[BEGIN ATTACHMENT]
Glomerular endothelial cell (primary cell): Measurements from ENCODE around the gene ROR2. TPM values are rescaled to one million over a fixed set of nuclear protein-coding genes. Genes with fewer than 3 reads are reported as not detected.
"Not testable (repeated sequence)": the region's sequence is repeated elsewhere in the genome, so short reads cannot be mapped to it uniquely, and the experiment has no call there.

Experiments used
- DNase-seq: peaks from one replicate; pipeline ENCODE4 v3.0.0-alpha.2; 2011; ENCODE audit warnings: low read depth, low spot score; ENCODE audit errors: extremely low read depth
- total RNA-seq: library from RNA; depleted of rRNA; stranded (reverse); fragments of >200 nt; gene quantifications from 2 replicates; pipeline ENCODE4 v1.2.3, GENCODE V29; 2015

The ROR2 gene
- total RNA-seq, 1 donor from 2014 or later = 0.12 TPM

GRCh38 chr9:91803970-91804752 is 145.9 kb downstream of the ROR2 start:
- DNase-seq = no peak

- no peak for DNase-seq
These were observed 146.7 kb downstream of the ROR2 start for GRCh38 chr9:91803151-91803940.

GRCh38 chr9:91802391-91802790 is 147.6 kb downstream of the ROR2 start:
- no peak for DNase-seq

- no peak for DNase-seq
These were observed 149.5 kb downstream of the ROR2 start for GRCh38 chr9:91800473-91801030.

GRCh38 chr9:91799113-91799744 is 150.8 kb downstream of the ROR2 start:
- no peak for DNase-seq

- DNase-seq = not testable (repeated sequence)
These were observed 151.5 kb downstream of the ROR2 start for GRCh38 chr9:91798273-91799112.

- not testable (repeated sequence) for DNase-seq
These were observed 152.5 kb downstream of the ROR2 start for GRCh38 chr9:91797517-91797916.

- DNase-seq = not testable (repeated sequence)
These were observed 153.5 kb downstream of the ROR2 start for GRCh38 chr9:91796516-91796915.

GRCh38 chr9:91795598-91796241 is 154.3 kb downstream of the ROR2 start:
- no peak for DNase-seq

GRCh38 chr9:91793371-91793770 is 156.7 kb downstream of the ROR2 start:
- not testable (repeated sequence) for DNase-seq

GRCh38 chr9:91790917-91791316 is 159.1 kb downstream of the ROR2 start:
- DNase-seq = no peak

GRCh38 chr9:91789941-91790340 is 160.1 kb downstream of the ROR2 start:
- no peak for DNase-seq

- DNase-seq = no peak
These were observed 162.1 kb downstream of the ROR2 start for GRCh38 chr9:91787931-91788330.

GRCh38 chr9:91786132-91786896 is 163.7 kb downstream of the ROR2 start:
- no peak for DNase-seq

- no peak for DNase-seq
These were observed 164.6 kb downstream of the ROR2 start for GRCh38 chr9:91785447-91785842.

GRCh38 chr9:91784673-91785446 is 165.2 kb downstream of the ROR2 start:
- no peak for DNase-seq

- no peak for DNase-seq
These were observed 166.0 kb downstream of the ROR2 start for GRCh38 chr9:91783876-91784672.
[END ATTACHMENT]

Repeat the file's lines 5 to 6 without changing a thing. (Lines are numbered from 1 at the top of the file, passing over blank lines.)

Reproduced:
- total RNA-seq: library from RNA; depleted of rRNA; stranded (reverse); fragments of >200 nt; gene quantifications from 2 replicates; pipeline ENCODE4 v1.2.3, GENCODE V29; 2015

The ROR2 gene